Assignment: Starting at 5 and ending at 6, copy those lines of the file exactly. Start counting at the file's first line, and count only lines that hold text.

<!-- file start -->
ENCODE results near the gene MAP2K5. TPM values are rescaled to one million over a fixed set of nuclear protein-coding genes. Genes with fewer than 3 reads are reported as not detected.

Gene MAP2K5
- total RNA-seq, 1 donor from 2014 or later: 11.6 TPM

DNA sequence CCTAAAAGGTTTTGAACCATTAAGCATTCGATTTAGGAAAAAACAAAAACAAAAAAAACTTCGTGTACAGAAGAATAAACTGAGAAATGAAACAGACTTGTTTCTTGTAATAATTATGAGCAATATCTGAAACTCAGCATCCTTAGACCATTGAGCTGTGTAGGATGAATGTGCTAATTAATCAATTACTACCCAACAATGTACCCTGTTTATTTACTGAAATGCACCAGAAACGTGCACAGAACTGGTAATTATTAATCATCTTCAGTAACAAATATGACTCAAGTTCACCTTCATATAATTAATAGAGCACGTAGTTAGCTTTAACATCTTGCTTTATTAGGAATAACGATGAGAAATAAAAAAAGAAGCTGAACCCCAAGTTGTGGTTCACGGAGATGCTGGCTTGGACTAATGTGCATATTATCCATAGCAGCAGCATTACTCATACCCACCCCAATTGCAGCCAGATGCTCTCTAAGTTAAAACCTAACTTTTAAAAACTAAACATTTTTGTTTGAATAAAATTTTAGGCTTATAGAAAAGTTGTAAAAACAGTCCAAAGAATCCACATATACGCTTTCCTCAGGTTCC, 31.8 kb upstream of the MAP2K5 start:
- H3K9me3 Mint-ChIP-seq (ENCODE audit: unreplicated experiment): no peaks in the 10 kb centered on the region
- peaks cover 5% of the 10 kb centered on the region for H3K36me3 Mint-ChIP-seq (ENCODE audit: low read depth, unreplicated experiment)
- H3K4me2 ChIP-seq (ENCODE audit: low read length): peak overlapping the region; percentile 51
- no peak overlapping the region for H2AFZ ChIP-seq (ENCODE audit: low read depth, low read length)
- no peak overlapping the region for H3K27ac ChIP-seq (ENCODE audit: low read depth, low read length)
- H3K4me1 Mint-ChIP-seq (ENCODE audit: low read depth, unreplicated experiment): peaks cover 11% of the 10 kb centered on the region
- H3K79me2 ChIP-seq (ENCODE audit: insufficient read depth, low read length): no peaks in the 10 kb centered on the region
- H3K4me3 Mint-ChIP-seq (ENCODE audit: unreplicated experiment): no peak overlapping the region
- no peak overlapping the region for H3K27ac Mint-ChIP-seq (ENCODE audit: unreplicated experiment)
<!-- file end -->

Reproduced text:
- H3K9me3 Mint-ChIP-seq (ENCODE audit: unreplicated experiment): no peaks in the 10 kb centered on the region
- peaks cover 5% of the 10 kb centered on the region for H3K36me3 Mint-ChIP-seq (ENCODE audit: low read depth, unreplicated experiment)